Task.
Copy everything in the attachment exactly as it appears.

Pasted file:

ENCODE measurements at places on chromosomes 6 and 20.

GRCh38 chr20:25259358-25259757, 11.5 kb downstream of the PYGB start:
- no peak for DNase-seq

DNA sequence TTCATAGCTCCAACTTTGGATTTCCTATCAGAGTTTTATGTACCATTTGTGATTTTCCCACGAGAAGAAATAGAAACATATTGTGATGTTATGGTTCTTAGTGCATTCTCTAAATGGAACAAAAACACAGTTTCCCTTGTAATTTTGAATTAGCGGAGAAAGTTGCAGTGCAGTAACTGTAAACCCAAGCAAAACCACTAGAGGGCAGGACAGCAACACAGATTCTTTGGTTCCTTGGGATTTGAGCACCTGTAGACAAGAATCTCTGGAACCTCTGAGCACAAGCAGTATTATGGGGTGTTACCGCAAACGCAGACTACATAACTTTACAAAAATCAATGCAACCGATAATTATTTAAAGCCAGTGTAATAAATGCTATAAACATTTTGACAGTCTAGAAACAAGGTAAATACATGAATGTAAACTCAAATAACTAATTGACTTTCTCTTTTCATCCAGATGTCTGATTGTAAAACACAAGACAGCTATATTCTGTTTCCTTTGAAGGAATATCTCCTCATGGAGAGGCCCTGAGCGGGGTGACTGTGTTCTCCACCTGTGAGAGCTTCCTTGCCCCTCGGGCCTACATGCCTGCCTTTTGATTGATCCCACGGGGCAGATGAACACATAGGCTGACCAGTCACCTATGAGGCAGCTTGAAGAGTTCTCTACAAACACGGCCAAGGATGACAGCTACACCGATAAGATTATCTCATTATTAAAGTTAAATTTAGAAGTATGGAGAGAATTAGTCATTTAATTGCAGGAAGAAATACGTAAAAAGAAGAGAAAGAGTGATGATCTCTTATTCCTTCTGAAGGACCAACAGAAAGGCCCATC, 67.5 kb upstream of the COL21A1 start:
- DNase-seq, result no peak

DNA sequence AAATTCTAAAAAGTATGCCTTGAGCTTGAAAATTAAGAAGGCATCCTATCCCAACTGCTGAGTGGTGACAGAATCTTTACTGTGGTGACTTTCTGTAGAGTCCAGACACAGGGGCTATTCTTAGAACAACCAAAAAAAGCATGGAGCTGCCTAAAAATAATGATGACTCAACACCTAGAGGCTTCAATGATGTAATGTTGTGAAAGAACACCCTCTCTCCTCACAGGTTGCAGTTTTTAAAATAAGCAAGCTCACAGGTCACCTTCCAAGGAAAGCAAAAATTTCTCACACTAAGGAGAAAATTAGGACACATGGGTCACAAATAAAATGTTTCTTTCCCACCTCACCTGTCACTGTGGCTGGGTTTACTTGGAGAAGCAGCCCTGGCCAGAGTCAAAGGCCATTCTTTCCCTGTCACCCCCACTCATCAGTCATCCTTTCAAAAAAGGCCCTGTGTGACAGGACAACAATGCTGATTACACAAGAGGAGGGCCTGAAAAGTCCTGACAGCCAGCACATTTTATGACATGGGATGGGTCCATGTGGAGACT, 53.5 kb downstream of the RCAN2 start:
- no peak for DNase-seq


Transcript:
ENCODE measurements at places on chromosomes 6 and 20.

GRCh38 chr20:25259358-25259757, 11.5 kb downstream of the PYGB start:
- no peak for DNase-seq

DNA sequence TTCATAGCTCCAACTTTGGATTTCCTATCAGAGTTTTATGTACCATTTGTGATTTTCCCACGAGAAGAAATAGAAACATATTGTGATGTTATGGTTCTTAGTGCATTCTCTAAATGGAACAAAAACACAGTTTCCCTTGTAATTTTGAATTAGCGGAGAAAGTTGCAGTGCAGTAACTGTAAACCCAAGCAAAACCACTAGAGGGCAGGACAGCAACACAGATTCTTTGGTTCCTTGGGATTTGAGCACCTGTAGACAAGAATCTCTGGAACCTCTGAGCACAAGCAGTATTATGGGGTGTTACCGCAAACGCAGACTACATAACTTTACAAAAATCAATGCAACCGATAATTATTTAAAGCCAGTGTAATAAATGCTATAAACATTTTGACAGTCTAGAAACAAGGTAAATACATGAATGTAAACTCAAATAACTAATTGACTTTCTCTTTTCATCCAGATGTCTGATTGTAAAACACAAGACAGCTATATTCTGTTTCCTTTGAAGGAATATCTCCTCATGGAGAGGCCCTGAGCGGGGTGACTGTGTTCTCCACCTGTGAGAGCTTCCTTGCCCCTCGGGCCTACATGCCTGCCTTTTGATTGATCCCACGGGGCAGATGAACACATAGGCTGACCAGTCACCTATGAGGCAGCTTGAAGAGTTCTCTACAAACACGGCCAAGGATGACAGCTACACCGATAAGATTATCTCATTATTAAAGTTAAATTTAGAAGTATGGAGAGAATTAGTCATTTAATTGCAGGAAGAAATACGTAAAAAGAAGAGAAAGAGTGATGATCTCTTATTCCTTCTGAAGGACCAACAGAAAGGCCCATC, 67.5 kb upstream of the COL21A1 start:
- DNase-seq, result no peak

DNA sequence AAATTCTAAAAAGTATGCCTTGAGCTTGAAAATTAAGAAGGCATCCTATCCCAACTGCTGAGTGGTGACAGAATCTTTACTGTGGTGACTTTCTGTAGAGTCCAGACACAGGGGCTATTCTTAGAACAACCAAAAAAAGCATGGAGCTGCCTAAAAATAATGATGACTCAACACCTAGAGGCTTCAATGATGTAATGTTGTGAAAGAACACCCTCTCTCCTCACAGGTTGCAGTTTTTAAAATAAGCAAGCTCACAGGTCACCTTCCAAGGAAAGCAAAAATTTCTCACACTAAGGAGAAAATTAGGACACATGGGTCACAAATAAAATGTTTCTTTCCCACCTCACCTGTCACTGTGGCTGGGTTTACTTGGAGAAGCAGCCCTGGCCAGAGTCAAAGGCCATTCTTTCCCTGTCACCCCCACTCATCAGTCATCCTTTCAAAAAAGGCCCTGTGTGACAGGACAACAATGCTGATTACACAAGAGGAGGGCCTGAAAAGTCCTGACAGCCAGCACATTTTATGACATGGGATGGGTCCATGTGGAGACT, 53.5 kb downstream of the RCAN2 start:
- no peak for DNase-seq